ISLAMABAD, (Pakistan Point News - APP - 25th Nov, 2016 ) : The international day for the elimination of Violence Against Women (VAW) was observed here on Friday as an annual feature as else where in the world. The day was first marked as a day to combat violence and raise awareness in 1981 by activists. The United Nations General Assembly gave the day its official designation in 1999. The date is based on the 1960 assassination of three Mirabal sisters who were political activists in the Dominican Republic who opposed the dictatorship of Rafael Trujillo.
Every year from November 25, the International Day for the Elimination of Violence against Women, to December 10, the International Human Rights Day, 16 days campaign titled, Activism against Gender-Based Violence is being celebrated to raise public awareness and mobilizing people everywhere for bringing a change in society. Women rights activists and civil society representative sharing their remarks on the occasion stated that violence against women was a human rights violation.
Violence against women is a consequence of discrimination against women, in law and also in practice, and of persisting inequalities between men and women, they remarkied. It impacts on progress and prosperity of the country in many areas, including poverty eradication, combating HIV/AIDS, and peace and security. Violence against women and girls is not inevitable, they shared adding that prevention is possible and essential. Civil society representatives in their messages on the day shared that one of the major challenges to prevent and end violence against women and girls worldwide is the substantial funding shortfall.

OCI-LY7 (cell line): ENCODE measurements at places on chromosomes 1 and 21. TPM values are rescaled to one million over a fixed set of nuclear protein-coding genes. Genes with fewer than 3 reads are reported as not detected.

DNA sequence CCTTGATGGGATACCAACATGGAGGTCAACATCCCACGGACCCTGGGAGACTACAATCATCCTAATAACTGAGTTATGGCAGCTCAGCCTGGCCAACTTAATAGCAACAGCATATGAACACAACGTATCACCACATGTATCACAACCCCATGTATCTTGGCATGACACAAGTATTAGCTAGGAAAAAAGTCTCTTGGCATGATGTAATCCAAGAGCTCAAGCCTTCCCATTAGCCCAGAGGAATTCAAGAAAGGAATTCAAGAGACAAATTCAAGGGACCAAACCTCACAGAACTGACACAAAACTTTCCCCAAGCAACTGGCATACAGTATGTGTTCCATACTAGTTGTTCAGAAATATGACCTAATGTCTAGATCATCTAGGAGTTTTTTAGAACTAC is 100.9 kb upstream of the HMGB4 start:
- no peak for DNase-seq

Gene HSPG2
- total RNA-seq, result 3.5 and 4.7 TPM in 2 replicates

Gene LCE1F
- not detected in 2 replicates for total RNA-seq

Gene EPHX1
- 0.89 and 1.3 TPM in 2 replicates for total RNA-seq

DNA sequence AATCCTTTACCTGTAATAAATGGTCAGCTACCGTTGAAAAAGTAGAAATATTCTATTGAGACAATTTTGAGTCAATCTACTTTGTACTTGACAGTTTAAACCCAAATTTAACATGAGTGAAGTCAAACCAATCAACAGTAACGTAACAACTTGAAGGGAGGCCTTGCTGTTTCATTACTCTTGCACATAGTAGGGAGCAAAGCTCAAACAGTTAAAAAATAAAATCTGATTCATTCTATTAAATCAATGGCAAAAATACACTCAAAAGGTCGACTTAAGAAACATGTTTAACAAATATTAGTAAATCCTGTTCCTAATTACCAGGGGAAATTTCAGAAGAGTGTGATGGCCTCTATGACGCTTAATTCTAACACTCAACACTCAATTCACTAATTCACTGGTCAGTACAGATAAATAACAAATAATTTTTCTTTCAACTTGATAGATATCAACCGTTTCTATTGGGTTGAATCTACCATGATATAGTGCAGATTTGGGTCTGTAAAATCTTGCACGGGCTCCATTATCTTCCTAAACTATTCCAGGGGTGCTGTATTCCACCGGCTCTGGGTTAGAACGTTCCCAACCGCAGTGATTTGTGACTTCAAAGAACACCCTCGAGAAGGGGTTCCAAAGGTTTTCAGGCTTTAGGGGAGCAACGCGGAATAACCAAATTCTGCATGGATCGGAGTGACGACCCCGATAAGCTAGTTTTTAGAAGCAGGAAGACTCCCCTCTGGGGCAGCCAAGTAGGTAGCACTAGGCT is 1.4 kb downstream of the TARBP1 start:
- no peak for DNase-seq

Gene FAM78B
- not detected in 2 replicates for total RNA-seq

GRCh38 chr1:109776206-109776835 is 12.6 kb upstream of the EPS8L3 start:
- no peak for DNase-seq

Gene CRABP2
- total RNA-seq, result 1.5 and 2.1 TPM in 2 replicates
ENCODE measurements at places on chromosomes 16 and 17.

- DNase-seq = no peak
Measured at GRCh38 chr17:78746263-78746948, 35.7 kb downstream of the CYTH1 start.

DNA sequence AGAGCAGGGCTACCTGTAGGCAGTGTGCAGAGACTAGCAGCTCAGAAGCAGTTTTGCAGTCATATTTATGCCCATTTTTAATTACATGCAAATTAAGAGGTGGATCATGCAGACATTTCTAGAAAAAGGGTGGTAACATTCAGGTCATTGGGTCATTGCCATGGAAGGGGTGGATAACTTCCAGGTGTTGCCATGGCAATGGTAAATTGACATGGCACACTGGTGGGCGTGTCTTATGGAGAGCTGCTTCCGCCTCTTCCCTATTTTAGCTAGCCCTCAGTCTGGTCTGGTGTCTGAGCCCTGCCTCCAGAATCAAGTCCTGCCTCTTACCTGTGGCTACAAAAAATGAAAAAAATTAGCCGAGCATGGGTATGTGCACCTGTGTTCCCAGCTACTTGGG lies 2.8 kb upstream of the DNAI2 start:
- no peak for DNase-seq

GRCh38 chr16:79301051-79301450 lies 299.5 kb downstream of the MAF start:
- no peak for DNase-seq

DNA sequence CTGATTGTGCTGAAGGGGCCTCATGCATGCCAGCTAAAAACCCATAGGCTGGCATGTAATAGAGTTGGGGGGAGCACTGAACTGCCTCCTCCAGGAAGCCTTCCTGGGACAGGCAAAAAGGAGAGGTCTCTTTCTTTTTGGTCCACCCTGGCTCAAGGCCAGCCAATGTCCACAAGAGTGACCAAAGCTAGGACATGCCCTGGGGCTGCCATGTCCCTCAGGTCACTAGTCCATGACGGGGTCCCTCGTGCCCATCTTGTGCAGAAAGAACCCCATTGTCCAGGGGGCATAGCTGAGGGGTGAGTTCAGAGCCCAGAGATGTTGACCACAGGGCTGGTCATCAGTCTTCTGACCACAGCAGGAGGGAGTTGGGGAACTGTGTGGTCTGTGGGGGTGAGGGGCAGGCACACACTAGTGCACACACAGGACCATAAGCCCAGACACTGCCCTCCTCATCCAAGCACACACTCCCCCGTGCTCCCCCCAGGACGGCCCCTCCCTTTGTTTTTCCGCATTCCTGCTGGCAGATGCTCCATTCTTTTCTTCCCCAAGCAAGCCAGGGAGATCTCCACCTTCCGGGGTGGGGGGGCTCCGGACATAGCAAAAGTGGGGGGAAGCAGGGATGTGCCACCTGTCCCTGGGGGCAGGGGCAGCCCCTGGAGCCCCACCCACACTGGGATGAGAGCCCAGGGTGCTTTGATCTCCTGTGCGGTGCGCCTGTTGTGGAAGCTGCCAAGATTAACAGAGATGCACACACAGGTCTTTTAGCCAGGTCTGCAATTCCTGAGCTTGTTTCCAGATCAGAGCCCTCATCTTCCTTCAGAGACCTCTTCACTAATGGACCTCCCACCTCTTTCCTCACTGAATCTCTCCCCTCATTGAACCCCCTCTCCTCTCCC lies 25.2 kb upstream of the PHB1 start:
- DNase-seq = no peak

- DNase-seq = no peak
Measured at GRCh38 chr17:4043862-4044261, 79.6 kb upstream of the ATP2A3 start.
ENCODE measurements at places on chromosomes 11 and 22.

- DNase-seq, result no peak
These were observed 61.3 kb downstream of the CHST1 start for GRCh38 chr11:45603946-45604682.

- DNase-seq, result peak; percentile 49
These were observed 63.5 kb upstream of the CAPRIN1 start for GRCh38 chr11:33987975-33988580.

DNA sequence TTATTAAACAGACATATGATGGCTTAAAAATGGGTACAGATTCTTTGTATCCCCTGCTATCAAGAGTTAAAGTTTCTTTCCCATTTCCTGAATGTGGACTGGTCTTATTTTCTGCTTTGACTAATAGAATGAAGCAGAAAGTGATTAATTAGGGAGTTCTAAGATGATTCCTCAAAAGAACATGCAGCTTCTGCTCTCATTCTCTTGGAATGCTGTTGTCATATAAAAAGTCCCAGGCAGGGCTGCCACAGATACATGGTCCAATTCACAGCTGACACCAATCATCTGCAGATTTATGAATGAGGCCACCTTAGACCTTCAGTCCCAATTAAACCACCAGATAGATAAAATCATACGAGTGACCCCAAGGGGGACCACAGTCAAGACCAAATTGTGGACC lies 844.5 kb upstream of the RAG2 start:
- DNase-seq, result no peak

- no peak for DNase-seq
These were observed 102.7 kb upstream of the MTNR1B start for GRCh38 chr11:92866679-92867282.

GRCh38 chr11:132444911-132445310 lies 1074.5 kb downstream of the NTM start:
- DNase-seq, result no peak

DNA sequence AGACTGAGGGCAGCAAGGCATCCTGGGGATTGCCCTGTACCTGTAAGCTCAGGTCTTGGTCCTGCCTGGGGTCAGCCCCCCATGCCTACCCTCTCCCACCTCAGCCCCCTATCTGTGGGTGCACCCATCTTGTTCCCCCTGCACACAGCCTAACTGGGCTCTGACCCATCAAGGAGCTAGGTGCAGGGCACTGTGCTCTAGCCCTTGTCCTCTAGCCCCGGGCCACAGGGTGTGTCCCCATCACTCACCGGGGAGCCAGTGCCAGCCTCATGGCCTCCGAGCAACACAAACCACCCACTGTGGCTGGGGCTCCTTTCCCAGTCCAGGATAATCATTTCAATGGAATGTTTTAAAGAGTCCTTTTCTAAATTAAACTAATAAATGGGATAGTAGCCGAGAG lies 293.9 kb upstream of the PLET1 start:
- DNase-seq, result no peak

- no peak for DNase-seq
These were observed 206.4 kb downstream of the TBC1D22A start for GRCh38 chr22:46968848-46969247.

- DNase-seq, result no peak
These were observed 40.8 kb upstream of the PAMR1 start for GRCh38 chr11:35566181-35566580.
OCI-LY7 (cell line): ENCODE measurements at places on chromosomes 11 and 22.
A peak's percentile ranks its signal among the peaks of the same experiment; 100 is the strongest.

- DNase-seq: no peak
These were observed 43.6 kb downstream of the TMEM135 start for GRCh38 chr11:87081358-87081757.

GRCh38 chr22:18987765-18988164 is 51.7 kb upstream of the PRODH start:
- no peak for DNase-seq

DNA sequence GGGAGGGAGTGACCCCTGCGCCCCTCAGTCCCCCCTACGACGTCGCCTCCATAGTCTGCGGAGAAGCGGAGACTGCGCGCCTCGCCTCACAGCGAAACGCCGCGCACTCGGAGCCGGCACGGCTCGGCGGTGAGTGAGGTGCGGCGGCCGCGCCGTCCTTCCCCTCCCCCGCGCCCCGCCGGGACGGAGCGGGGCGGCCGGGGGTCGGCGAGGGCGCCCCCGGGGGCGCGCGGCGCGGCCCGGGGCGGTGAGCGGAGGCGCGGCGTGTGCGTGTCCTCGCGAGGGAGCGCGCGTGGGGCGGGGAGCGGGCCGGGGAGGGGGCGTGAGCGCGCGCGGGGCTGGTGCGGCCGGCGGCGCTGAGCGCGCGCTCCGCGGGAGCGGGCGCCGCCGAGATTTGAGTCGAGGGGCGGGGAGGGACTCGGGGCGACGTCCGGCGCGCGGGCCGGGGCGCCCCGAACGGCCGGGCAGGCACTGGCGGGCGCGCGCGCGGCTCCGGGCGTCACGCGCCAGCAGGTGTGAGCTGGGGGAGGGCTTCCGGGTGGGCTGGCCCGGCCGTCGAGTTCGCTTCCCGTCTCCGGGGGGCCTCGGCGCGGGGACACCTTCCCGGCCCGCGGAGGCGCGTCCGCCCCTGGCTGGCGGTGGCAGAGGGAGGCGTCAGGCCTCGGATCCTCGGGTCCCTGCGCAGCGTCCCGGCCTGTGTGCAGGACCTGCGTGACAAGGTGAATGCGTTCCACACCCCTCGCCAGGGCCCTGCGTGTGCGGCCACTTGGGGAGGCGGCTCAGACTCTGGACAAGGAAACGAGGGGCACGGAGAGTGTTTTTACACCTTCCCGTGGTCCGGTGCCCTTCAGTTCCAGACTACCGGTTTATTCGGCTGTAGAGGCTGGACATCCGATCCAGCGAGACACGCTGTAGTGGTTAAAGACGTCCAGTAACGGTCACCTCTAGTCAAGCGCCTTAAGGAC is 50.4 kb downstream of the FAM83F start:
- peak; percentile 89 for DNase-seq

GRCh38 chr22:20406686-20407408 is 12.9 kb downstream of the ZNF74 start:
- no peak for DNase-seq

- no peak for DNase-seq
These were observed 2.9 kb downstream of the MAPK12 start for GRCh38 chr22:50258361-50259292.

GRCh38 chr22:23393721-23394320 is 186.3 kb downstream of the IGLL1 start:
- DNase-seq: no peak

Violence against women and girls, a gross human rights violation, devastates lives, causes untold pain, suffering and illness. It also incurs high economic costs, they opined. Beyond the direct medical and judicial costs, violence against women takes a high toll on household and national budgets through lost income and productivity. They further said, deep-rooted inequality in the roles, rights and opportunities of men and women, and attitudes and social norms that condone or normalize such violence, have made the problem tenacious, but not inevitable.